BANGUI (Reuters) - At least six people were killed and hundreds forced to flee their homes in two days of violence involving the “anti-balaka” militia in the capital of Central African Republic, officials said on Wednesday.
The violence erupted late on Tuesday in a district of Bangui near the banks of the Oubangi river, close to President Catherine Samba Panza’s residence, as armed men ransacked homes.
Then on Wednesday, there were clashes pitting anti-balaka fighters against soldiers from the country’s newly deployed U.N. mission. Three militia members were killed and four peacekeepers wounded, officials said.
Samba Panza’s transitional government said on Tuesday that the increase in violence in Bangui, in which more than a dozen people have been killed, was part of a plot to destabilize her administration.
The country was plunged into chaos when the mostly Muslim Seleka rebels seized power in the majority Christian country in March 2013, toppling President Francois Bozize.
Seleka’s rule was marred by abuses that prompted a backlash from the mostly Christian and animist anti-balaka militia. Seleka leader Michel Djotodia bowed to international pressure and went into exile in January.
“The anti-balaka set fire to 22 houses. Three people were killed, including two burned alive in their homes,” said Joseph Tagbale, mayor of the district.
Tagbale said that Rwandan peacekeepers, part of a U.N. mission that started last month, were deployed nearby to guard Samba Panza’s home but would not venture off the main road into residential areas to protect civilians.
Myriam Dessables, a spokeswoman for the U.N. mission known as MINUSCA, rejected the accusation that the peacekeepers failed to step in.
“It’s absolutely false. The Rwandan soldiers intervened to stop the violence,” she said.
Hundreds of people sought sanctuary in St. Paul’s Catholic church, clerics there said.
“They are afraid of the anti-balaka who have entered their neighborhoods,” Reverend Jesus Martial Dembele, vicar general of the archdiocese of Bangui, said. “They killed people and burned down homes.”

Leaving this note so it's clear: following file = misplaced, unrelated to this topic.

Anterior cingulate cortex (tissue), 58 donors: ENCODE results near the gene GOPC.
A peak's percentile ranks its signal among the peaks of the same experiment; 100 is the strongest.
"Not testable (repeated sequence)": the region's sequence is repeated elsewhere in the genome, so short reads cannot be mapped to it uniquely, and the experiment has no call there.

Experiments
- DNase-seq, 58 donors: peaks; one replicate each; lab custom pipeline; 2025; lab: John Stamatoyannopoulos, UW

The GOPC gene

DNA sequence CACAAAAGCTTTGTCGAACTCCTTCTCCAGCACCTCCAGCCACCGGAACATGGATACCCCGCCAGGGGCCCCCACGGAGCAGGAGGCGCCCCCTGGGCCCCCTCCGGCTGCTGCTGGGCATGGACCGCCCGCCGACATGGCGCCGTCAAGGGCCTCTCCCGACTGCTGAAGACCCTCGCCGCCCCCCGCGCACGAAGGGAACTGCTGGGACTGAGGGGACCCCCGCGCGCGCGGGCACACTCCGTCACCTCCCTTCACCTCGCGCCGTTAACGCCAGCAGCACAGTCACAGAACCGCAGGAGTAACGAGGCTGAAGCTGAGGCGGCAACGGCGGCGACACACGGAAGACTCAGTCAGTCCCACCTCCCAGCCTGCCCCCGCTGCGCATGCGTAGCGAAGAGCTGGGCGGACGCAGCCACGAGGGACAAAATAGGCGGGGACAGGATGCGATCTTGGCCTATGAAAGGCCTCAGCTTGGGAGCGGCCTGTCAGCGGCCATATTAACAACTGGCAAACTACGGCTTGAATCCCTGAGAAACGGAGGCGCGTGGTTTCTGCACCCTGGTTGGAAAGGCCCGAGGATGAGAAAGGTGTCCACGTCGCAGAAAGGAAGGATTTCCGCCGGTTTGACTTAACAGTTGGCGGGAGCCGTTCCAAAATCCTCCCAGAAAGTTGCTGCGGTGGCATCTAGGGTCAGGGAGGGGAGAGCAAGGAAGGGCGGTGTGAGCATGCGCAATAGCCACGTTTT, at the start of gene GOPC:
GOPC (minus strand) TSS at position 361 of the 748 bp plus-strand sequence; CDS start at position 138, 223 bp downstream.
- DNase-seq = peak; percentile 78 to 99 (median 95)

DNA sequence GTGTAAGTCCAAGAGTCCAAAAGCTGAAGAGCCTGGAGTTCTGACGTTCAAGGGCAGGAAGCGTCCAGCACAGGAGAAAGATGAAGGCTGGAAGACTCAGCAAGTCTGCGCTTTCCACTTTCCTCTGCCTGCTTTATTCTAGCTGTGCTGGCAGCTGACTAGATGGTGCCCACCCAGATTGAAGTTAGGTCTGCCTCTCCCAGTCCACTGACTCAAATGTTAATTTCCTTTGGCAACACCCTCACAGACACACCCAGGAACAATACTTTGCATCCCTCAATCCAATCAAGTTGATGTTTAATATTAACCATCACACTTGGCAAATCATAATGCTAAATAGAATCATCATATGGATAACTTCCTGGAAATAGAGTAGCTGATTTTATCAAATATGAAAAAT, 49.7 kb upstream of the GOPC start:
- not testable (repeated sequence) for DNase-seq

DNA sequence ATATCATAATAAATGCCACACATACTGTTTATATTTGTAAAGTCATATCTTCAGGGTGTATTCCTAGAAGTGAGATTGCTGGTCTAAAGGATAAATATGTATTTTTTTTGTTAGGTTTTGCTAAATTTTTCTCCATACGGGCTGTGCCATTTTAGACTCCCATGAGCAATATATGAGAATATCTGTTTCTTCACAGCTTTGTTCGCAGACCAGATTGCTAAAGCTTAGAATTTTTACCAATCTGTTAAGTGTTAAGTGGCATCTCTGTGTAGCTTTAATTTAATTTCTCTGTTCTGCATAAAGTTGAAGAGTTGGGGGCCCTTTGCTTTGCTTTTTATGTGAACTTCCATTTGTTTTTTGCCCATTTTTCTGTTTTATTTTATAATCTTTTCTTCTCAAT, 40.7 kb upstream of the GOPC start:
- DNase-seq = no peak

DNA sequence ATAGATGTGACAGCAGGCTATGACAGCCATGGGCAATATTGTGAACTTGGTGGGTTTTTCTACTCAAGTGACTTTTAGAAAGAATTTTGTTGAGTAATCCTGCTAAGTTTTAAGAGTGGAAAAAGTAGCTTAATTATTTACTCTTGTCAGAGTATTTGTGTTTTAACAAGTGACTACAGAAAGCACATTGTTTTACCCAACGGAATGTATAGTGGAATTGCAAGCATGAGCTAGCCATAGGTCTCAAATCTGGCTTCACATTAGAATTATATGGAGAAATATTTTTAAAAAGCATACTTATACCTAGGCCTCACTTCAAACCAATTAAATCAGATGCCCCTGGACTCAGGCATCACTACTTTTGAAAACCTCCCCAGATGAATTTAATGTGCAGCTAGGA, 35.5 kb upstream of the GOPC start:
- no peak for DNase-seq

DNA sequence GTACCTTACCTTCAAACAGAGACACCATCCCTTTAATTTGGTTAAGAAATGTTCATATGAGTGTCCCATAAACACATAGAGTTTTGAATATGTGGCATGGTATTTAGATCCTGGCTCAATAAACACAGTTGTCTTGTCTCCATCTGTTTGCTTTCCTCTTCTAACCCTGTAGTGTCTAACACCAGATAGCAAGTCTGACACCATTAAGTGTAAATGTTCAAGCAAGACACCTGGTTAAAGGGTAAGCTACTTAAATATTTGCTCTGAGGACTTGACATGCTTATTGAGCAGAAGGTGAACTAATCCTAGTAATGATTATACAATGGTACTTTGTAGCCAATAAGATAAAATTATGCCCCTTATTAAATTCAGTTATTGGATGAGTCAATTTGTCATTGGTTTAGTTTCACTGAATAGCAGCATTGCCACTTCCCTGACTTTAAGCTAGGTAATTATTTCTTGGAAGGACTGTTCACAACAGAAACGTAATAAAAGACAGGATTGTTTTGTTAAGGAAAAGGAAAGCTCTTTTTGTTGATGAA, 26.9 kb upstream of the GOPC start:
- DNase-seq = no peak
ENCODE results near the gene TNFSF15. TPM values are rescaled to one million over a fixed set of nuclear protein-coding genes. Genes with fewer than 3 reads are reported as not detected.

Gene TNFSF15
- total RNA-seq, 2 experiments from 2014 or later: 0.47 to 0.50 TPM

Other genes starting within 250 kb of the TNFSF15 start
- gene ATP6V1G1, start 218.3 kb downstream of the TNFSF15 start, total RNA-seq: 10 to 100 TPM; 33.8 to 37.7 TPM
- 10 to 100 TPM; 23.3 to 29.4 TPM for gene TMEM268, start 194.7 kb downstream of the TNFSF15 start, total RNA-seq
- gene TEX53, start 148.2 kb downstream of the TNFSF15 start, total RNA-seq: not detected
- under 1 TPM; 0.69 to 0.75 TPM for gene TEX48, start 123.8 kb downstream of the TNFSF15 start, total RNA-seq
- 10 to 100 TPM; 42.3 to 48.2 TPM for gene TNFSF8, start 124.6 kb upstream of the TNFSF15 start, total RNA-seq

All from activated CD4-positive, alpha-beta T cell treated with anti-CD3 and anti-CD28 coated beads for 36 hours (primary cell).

Wednesday’s clashes broke out on the main road to the city’s airport when peacekeepers attempted to remove an anti-balaka barricade.
In the face of anti-balaka revenge attacks, tens of thousands of Muslims have fled to a northern enclave still controlled by Seleka, effectively splitting the country in two along religious lines. Samba Panza now has the task of guiding the country to elections expected toward the end of 2015.
France has deployed troops to its former colony and an African peacekeeping force was beefed up and transformed into a U.N. mission to stem the sectarian violence.
Representatives of the officially disbanded Seleka rebels met in the northern town of Bria on Wednesday for two days of talks meant to heal a rift between the group’s factions, some of which want independence for their northern enclave.
Also on Wednesday, Prime Minister Mahamat Kamoun was called to testify before the transitional legislature after the government was accused by the opposition of embezzling a quarter of a $10 million donation from Angola.
The government said the money was used to appease rival factions and promote peace. Its supporters protested outside the building as questioning took place.
Reporting by Crispin Dembassa-Kette; Writing by Daniel Flynn and Joe Bavier; Editing by Louise Ireland and Grant McCool